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Progressive Field

From BR Bullpen

Home of the Cleveland Indians/Cleveland Guardians, 1994 to present

BUILT: 1994

CAPACITY: 43,389

FIRST GAME: April 4, 1994, vs. Seattle Mariners (Indians 4, Mariners 3)

FORMER NAME: Jacobs Field (1994-2007)

NICKNAMES: Indians Park, Gateway Complex Park, "The Jake"

DISTANCES: 325-368-(410)-400-375-325

LOCATION: Carnegie Avenue, Ontario Street, Huron Road and East 9th Street, Cleveland, OH.


GOOGLE EARTH: View Jacobs Field in Google Earth

Southeast of the Lakeshore, near the shores of the Cuyahoga River, stands the Indians' "urban renewal" ballpark Progressive Field, known from 1994 to 2007 as Jacobs Field. It is a mirror image of another similar ballpark, Oriole Park at Camden Yards. The park has triple deck stands in right, a 19-foot high fence in left that goes more or less straight out center field. An opening in left field allows a fantastic view of the Cleveland skyline, including Terminal Tower, beyond the 26' by 37' four-color scoreboard on top of bleachers.

Jacobs Field panorama.jpg

Outside of the park has exposed steelwork reminiscent of bridges spanning the Cuyahoga River in the downtown area. Lights on towers are stacked vertically, instead of horizontally. It's still a poke for hitters to get the ball into the seats.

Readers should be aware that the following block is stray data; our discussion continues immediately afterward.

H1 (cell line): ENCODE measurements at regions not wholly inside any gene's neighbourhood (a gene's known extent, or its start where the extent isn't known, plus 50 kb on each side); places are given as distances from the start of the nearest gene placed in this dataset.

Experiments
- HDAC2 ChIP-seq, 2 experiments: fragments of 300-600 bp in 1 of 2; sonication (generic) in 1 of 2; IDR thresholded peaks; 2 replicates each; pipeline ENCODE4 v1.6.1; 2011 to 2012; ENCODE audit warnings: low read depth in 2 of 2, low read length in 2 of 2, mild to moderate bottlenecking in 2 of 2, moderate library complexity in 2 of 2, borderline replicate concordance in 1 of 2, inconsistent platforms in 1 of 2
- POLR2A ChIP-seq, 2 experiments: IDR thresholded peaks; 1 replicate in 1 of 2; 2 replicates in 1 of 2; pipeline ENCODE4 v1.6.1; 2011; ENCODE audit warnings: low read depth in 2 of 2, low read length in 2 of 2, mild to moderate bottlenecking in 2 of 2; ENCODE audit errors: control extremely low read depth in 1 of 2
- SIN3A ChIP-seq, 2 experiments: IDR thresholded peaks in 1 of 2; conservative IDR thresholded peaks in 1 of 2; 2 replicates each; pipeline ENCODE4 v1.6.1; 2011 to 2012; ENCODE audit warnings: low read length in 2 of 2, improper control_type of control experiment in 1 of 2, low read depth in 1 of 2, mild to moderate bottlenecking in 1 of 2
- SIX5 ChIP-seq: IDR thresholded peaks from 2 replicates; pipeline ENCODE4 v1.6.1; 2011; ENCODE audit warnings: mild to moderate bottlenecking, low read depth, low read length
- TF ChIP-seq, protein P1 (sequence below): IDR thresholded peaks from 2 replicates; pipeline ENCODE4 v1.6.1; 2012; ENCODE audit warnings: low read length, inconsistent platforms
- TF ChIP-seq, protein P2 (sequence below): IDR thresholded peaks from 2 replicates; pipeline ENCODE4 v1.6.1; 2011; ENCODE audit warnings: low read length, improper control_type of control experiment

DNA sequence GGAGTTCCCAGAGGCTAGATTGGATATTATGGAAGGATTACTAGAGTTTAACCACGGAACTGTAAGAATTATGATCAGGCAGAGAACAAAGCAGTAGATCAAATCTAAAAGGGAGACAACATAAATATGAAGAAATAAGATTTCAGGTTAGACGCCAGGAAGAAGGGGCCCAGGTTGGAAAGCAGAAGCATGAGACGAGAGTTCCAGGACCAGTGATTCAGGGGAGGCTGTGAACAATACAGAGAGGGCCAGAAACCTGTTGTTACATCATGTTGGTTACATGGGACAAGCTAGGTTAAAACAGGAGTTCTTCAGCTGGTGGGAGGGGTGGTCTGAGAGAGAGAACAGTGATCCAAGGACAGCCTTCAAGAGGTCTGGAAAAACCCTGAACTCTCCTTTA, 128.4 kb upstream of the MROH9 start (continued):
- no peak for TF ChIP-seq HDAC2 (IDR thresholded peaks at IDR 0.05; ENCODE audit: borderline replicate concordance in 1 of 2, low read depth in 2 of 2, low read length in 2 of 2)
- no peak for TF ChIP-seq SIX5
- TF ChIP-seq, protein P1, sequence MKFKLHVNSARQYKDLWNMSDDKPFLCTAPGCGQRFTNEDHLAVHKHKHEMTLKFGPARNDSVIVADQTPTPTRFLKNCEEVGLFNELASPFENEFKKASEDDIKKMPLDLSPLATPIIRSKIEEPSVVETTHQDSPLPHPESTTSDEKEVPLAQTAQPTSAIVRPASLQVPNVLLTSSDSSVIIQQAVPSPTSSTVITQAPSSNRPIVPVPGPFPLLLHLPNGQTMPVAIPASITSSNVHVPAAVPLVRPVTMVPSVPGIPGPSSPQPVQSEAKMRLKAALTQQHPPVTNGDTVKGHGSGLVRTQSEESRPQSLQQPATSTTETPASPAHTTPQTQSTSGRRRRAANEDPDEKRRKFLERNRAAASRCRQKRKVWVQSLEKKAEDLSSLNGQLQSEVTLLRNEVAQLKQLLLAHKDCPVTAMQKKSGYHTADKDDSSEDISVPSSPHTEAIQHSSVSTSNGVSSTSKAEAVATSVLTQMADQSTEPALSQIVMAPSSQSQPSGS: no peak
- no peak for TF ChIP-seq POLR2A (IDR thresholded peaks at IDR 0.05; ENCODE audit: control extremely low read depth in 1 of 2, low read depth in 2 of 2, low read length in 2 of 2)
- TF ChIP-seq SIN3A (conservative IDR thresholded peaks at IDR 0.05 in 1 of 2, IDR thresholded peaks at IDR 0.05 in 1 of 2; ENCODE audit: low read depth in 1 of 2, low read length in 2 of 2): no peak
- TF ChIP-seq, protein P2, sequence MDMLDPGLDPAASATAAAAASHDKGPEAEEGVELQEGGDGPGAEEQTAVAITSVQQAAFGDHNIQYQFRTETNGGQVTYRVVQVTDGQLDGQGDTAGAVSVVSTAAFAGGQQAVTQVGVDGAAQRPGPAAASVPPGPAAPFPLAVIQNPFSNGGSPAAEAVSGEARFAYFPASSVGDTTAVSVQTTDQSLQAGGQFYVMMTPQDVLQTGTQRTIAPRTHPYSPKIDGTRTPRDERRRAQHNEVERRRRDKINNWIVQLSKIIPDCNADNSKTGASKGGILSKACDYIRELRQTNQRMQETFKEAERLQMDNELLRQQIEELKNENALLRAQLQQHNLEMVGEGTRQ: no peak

You can tell you're at "the Jake" if you see gray infield dirt – and you see the huge scoreboard fences in the outfield. Yes, that's right – a main video board and a smaller scoreboard embedded into the outfield fence. 455 consecutive sellouts started this park's life, and it saw its first World Series in its second season of operations, and its first American League pennant fly overhead. Unfortunately, the Indians didn't claim the World Championship in either 1995 or 1997. The World Series returned there in 2016, in the history-making match-up between the Indians and the Chicago Cubs. The epic Game 7, which saw the Cubs break their 108-year championship drought, was played here.

The Tribe was the class of the American League over its first several years, despite losing some key players – Albert Belle, David Justice, Matt Williams, Kenny Lofton and Jim Thome. The park hosted the 1997 All-Star Game (won by the American League, 3-1, for the league's first win since Oriole Park hosted the game in 1993), and was deemed "The Coldest Place On Earth" during the World Series that same year, according to then-NBC analyst Keith Olbermann.

Two years later the Indians became the seventh team in MLB history to top 1,000 runs scored in a season, aided by Manny Ramirez's 165 RBI.

The stadium is located right next to the Quicken Loans Arena, home of the NBA's Cleveland Cavaliers. It is also located about a mile from both Cleveland Browns Stadium and the Rock & Roll Hall of Fame. Outside the ballpark is a plaza named Heritage Park which includes statues of some great figures in Indians history: Bob Feller, Larry Doby, Jim Thome and Frank Robinson.

In November of 2021, the huge sign bearing the name "Indians" was replaced by one with the name "Guardians", shepherding in the team's new identity.


Further Reading[edit]

  • Jonathan Knight: Opening Day: Cleveland, the Indians, and a New Beginning, Kent State University Press, Kent, OH, 2004.

Related Sites[edit]

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